Adrees Latif / Reuters

Lady Gaga made a clear political statement at the halftime show: #resist gravity. Above the NRG Stadium, a drone swarm kicked things off by answering the question of what comes after skywriting. Then Gaga dove from the roof’s ledge, sang while suspended like a marionette, and was carried around by assistants as if she were Prince in a crowd. For the finale she caught a football midair after hopping off a tall staircase. Maybe the ground was meant to symbolize the notion of explicit protest, maybe it stood in for Artpop’s tracklist; in either case, Gaga made a point of avoiding it.

She really is one of our best entertainers, capable of throwing out fistfuls of visual and musical candy while wearing a grin and hitting her marks. The moodboard at Haus of Gaga might have had the words “organic human enthusiasm” and “futuristic tech magic” on it, translating to glitchy-twitchy mass voguing, sea-urchin spikes and scimitar curves, bioluminescent purples and oranges, drones making like a starling murmuration, and Gaga in eyeware resembling Seven of Nine’s. The music mostly reflected her club-conquering early days, though the conservatism of the setlist, all hits and no real curveballs, may reflect wisdom from her more recent misadventures.

Even the most flawless of spectacles, however, must these days be asterisked in the public conversation with the question, What did it have to do with Donald Trump? The most politically contentious moment of an American generation combined with Gaga’s history of unabashed activism had led to pre-game speculation about whether Gaga would aim at the White House, and the truth is that she did make a statement. But it was such a subtle one that Marco Rubio expressed delight that Gaga put on a fun time even “with everything going on” and Ivanka Trump called the show “incredible.”

Hillary Clinton picked up on the subtext, though, tweeting out a gif of Gaga singing “This Land Is Your Land.” That Woody Guthrie tune was one of two patriotic standards that opened the show, the other being Irving Berlin’s “God Bless America.” Neither song is controversial on its face, but their backstories have political charge: Berlin was a Jewish refugee praising his adopted country in a ballad that would eventually soundtrack both the Civil Rights movement and the Trump inauguration; Guthrie was a socialist responding to Berlin’s schmaltz using a communitarian rallying song whose original lyrics dissed capitalists erecting walls. From the margins of American life, both Berlin and Guthrie wrote songs that would eventually be enshrined at its center.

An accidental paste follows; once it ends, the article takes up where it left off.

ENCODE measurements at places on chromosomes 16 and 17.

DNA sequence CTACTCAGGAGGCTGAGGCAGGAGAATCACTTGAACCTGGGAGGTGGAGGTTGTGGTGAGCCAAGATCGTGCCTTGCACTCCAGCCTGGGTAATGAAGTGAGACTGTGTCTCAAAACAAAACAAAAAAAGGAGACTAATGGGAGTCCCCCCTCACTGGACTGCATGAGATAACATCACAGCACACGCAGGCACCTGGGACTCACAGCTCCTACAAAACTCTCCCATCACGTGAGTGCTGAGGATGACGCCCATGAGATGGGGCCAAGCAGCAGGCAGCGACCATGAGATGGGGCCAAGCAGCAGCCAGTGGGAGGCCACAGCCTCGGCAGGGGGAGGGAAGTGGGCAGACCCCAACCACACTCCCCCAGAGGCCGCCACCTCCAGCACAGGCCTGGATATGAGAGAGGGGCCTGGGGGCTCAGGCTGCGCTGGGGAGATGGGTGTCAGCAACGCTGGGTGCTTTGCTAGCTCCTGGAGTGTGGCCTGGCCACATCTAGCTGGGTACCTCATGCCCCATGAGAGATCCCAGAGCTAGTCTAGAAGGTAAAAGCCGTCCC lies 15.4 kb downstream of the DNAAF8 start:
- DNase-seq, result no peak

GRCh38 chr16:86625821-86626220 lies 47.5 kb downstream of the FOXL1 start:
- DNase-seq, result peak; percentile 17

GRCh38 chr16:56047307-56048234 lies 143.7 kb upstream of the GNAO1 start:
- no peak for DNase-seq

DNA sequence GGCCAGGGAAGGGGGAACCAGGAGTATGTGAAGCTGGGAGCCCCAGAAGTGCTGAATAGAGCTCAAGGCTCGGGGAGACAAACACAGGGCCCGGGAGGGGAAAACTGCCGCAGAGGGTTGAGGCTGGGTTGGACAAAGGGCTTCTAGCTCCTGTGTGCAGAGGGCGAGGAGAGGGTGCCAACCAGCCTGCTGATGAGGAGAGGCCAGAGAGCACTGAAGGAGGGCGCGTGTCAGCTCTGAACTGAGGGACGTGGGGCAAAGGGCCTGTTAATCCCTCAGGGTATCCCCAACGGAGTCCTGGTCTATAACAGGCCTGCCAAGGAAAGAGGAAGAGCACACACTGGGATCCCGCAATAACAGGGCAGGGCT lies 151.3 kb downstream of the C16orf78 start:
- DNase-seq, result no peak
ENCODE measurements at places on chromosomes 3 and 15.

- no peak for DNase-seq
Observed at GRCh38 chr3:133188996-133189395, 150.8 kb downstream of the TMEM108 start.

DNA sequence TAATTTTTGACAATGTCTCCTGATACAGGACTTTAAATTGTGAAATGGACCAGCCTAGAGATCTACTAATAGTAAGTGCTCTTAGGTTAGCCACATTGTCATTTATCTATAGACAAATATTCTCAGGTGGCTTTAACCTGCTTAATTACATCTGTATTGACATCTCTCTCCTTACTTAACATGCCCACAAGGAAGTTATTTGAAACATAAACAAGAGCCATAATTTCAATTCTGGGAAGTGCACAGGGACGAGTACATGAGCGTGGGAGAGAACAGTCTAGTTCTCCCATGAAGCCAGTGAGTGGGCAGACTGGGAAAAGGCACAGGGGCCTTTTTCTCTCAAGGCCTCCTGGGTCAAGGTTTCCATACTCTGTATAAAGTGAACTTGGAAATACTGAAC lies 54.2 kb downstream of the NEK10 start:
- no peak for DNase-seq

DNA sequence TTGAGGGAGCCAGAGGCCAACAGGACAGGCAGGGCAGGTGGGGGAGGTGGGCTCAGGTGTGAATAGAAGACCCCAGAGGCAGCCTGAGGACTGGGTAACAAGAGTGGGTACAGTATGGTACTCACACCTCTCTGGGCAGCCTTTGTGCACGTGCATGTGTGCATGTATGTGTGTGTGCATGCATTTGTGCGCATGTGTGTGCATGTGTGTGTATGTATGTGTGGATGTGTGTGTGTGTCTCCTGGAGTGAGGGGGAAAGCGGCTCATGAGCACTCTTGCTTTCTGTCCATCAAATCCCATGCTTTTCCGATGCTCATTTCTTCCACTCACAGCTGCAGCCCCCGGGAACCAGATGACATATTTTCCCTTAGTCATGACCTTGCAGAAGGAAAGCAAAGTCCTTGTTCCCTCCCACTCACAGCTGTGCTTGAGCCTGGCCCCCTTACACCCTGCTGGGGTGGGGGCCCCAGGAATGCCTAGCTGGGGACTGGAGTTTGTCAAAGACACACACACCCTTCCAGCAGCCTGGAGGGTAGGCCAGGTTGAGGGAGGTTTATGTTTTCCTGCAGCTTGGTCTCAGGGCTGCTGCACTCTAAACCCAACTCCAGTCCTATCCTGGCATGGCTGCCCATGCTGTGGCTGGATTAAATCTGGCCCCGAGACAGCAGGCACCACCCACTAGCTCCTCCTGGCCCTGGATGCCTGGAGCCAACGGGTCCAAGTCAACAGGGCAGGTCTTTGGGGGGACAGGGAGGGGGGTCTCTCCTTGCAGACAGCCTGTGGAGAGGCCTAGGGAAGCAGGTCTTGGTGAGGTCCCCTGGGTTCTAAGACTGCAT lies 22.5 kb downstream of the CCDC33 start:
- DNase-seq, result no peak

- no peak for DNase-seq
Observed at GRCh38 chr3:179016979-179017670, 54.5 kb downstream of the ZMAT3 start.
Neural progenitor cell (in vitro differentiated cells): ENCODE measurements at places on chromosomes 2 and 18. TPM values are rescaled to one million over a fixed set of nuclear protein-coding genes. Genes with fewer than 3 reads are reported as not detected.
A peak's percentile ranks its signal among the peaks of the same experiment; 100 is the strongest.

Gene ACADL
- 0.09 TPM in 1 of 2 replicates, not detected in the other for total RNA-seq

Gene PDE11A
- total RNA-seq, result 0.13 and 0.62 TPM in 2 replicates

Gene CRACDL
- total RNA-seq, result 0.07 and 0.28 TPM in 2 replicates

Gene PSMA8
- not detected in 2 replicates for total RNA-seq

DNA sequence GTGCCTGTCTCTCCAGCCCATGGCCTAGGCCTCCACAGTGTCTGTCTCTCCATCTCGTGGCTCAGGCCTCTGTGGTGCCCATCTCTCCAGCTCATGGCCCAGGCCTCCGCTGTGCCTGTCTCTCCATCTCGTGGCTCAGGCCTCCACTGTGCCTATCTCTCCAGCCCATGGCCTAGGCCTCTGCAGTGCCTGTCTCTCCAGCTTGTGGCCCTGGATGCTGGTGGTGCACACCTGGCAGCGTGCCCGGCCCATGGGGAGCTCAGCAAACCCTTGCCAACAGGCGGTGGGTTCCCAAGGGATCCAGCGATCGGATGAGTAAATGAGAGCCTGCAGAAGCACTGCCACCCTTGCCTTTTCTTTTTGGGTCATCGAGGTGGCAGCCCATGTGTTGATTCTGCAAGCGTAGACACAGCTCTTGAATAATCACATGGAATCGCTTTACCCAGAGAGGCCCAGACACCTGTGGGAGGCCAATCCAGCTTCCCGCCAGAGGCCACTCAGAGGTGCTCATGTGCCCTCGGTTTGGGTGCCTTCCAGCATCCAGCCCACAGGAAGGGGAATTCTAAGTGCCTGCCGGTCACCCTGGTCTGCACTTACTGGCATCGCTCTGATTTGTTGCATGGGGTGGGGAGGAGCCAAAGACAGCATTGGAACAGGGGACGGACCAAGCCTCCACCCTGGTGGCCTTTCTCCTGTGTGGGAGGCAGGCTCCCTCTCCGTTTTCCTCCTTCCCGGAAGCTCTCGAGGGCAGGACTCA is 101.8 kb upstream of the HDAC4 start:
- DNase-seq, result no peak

Which is exactly how progress works, as Gaga’s own career attests. Possibly the most explicit LGBT-rights smash of all time, “Born This Way,” got prime placement at halftime; to an audience of millions and Mike Pence in the stands, Gaga sang about the fundamental equality and fabulousness of all races and of “gay, straight, lesbian, transgender life.” Most people probably didn’t even register the politics of that moment as they were swept along by the dancing and pyrotechnics—and that unremarkability is exactly what makes it remarkable. “We’re here to make you feel good,” Gaga announced from the piano during “Million Reasons”; whether you heard that as arena-rock boilerplate or as a salvo for self-care during a difficult time, Gaga was performing pop’s fundamental job on her own inclusive terms.

Around the stage was a moshpit that viewers might have assumed was reserved for contest winners, the luckiest of Gaga’s Little Monsters. But its members turned out to have been choreographed too, swaying in unison while holding light-up torches that made spiffy designs viewable from above. It was a heavily organized vision, but definitively a utopian one. As Gaga sang and keytar-mashed and claw-waved and levitated at the center of it all, a second political message seemed possible: With competence and creativity, planning and professionalism, acceptance and hope, here’s what American greatness can really look like.

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